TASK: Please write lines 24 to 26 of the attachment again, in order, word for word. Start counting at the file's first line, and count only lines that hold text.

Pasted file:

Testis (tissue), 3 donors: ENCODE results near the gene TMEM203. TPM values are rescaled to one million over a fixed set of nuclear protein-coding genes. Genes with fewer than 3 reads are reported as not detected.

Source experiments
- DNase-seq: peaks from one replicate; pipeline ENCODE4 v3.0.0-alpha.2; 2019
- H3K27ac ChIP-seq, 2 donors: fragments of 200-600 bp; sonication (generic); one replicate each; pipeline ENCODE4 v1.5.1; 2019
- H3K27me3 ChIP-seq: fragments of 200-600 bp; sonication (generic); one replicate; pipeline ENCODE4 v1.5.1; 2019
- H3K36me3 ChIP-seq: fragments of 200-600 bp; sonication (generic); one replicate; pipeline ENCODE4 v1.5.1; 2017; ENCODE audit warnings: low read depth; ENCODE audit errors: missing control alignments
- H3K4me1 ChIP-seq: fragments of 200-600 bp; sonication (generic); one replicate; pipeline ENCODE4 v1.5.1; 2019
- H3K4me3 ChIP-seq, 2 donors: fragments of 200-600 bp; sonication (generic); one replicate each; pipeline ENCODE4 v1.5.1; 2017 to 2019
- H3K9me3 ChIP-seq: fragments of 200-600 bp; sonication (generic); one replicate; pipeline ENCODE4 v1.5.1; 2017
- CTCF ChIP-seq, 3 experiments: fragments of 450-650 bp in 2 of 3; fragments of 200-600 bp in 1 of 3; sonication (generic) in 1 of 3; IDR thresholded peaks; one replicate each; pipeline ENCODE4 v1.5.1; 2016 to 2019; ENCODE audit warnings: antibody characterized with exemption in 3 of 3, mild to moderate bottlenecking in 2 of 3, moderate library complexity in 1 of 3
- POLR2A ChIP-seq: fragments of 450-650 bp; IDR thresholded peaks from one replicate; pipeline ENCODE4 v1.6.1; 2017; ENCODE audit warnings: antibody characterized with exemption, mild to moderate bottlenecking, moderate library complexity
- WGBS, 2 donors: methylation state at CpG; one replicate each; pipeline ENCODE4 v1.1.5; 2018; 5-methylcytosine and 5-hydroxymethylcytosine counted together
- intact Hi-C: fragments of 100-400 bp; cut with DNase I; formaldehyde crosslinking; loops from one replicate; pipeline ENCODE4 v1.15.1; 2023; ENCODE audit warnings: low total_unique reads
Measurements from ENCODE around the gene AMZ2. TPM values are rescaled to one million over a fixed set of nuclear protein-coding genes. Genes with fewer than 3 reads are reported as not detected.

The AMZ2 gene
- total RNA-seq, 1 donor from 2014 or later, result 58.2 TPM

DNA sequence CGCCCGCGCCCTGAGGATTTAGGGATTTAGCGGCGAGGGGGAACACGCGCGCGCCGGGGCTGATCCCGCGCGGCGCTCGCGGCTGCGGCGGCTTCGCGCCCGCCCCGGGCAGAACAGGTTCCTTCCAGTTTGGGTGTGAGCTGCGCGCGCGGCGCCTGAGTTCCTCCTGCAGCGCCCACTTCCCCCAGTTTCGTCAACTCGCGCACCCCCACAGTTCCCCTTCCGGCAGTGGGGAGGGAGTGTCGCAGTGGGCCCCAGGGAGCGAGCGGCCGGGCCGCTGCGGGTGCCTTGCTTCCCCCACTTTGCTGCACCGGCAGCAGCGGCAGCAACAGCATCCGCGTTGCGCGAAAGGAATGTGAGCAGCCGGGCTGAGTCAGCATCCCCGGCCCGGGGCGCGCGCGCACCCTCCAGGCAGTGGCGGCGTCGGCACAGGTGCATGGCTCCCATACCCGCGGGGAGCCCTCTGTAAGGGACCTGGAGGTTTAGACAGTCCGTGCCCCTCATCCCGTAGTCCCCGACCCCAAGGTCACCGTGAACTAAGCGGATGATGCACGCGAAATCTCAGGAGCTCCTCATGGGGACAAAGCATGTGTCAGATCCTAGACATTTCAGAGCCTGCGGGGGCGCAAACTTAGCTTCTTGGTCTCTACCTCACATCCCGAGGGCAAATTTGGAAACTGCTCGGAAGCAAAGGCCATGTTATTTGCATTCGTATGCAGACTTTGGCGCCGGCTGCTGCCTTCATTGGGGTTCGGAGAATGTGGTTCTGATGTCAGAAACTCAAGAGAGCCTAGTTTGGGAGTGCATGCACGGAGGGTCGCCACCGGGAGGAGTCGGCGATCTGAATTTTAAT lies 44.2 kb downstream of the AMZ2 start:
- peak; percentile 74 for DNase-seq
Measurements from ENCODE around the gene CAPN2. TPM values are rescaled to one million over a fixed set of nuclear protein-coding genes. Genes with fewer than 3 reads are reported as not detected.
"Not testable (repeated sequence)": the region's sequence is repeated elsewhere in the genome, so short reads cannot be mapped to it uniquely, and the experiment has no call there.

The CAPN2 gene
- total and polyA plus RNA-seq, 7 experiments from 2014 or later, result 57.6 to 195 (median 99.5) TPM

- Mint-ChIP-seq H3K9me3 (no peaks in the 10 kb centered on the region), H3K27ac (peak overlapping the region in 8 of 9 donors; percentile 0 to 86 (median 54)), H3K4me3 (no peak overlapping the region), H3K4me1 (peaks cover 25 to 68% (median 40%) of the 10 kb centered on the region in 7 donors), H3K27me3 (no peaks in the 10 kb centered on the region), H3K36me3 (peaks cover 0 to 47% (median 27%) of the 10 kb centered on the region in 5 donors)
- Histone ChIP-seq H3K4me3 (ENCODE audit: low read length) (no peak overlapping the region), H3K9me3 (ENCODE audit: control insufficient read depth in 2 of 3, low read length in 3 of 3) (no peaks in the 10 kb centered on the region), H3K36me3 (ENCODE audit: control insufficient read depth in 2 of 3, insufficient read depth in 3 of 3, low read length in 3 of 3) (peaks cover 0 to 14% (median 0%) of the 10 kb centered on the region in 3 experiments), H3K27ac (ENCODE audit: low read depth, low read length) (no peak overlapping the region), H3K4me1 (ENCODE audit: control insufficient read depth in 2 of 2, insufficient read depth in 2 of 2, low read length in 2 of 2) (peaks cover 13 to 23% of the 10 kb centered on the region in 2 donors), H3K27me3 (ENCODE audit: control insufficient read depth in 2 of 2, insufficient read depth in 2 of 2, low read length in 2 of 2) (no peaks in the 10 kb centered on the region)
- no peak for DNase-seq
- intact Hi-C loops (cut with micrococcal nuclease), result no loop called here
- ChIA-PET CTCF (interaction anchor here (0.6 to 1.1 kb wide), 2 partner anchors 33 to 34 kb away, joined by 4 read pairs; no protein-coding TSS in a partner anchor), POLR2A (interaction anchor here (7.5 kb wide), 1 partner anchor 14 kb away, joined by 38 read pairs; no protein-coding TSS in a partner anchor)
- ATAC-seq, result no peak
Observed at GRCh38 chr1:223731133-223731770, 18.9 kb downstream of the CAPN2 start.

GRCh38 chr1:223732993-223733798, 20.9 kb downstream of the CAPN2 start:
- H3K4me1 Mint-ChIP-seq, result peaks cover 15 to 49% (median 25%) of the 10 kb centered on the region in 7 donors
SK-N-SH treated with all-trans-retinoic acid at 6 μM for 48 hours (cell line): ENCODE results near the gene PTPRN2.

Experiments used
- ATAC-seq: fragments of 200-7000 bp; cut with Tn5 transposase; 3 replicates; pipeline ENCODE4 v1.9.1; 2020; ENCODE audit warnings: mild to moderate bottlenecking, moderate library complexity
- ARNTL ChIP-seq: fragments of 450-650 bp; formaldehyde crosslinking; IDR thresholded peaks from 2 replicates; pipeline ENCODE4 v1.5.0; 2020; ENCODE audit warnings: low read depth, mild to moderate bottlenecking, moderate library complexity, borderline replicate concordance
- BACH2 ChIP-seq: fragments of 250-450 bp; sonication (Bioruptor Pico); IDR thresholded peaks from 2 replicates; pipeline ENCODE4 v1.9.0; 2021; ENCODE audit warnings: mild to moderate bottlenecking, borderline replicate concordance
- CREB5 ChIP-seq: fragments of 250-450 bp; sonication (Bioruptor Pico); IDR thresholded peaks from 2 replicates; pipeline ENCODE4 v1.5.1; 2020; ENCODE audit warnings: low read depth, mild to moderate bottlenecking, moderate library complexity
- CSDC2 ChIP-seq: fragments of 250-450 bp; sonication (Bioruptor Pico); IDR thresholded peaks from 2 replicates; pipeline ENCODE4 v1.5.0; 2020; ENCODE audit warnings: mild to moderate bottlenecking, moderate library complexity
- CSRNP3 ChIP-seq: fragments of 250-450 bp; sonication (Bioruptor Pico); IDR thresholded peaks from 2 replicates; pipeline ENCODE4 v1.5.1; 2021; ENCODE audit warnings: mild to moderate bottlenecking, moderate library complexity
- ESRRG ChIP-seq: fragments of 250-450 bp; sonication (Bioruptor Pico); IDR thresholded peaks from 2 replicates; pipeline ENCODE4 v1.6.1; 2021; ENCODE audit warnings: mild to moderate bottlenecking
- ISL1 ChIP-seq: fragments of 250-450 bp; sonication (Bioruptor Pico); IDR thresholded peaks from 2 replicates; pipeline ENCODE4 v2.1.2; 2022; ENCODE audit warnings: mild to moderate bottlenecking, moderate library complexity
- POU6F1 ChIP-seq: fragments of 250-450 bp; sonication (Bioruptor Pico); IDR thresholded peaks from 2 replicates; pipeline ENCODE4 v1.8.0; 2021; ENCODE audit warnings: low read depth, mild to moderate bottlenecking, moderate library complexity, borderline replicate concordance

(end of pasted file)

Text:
- Histone ChIP-seq H3K4me3 (ENCODE audit: low read length) (no peak overlapping the region), H3K9me3 (ENCODE audit: control insufficient read depth in 2 of 3, low read length in 3 of 3) (no peaks in the 10 kb centered on the region), H3K36me3 (ENCODE audit: control insufficient read depth in 2 of 3, insufficient read depth in 3 of 3, low read length in 3 of 3) (peaks cover 0 to 14% (median 0%) of the 10 kb centered on the region in 3 experiments), H3K27ac (ENCODE audit: low read depth, low read length) (no peak overlapping the region), H3K4me1 (ENCODE audit: control insufficient read depth in 2 of 2, insufficient read depth in 2 of 2, low read length in 2 of 2) (peaks cover 13 to 23% of the 10 kb centered on the region in 2 donors), H3K27me3 (ENCODE audit: control insufficient read depth in 2 of 2, insufficient read depth in 2 of 2, low read length in 2 of 2) (no peaks in the 10 kb centered on the region)
- no peak for DNase-seq
- intact Hi-C loops (cut with micrococcal nuclease), result no loop called here